Ameloblastoma of the mandible: A radiological and clinical study at the University of the Western Cape Oral Health Centre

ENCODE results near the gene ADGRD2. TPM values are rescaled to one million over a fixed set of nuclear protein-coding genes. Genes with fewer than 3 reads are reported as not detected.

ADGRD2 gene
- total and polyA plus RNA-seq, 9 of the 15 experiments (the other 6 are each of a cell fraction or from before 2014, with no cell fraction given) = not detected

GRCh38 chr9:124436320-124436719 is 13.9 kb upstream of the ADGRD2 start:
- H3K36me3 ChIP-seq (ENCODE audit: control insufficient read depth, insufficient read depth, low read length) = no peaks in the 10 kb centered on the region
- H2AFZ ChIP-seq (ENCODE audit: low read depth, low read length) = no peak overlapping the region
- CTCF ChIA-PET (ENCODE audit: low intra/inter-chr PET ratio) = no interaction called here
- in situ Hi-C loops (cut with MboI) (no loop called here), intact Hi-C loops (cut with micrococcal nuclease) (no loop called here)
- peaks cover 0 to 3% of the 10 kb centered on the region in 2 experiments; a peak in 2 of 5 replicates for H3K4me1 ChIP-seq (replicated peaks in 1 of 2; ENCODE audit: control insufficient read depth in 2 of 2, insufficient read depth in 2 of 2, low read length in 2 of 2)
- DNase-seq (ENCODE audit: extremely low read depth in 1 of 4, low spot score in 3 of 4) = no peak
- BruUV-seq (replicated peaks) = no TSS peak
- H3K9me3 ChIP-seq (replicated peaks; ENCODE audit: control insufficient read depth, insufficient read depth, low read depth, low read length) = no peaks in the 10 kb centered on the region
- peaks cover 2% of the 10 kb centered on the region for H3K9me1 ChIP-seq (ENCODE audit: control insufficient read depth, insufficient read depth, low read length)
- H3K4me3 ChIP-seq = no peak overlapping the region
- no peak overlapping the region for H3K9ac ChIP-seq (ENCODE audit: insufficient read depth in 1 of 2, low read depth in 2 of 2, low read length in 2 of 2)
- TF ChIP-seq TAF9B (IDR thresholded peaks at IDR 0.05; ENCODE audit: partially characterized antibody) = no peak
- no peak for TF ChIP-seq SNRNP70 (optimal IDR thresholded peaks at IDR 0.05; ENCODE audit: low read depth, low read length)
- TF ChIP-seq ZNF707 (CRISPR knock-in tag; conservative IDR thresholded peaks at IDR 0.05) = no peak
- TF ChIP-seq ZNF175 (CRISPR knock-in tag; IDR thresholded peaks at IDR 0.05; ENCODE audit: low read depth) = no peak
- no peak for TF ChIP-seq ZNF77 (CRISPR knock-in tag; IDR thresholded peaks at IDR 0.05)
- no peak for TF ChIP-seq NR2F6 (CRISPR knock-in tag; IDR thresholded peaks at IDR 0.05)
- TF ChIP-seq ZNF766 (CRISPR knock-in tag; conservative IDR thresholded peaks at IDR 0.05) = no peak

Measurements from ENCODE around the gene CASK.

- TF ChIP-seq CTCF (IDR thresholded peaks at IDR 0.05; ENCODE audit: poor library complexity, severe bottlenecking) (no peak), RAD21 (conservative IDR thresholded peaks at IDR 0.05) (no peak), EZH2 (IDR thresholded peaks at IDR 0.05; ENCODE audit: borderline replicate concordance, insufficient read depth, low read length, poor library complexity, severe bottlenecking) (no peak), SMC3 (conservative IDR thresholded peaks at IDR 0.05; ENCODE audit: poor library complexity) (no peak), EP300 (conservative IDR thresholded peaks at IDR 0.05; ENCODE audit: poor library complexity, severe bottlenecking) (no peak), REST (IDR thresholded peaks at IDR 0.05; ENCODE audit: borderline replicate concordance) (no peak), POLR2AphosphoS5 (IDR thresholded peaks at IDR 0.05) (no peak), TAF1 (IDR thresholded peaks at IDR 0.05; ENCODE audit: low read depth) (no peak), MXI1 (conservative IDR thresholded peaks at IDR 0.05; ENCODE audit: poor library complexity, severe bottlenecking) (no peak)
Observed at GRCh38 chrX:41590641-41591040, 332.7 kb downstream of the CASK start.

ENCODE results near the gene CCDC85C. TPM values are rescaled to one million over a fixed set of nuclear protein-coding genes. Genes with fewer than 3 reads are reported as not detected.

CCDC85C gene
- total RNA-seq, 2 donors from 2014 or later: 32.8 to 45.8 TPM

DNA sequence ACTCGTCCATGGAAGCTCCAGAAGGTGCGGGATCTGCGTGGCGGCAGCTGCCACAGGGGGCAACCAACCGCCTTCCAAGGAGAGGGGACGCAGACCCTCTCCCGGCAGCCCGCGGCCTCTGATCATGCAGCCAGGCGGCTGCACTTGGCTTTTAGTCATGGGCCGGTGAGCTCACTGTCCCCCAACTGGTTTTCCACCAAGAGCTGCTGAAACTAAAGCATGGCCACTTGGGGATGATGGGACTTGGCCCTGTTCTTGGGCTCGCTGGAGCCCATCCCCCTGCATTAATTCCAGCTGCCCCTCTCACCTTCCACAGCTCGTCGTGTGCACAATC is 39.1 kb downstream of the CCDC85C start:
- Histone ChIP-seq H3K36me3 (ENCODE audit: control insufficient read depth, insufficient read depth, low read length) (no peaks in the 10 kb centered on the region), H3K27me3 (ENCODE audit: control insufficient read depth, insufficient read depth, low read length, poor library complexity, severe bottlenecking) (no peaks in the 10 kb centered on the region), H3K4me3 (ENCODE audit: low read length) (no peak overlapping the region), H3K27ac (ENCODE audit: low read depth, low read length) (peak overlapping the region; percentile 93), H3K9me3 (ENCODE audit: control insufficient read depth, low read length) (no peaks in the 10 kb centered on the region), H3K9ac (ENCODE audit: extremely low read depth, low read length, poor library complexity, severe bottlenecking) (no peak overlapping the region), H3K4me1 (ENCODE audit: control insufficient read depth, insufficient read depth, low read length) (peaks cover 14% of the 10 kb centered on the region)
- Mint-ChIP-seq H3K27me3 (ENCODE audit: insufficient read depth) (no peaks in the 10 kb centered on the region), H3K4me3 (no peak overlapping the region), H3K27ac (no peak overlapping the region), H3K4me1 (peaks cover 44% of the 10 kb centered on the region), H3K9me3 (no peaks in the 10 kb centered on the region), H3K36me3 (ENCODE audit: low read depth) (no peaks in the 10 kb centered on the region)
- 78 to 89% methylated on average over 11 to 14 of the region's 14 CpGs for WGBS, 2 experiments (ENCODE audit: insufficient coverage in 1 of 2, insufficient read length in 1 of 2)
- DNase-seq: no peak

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Ameloblastoma is the most common benign tumour of odontogenic origin and presents five times more in the mandible than in the maxilla (Reichardt et al. 1995). Although benign, it exhibits an invasive behavioural growth pattern with a high rate of recurrence if not managed appropriately. Ameloblastoma occurs in all age groups, but is most common in patients between the ages of 20 and 40 years. Males and females are equally affected. Clinically, ameloblastoma presents as a slow-growing, painless tumour, which if left untreated, can grow to enormous proportions. Radiographically, the lesion presents as either multilocular or unilocular radiolucency. The internal appearance of multilocular lesions may resemble a soap-bubble, honeycomb or spider-like pattern. Combinations of these patterns are not unusual.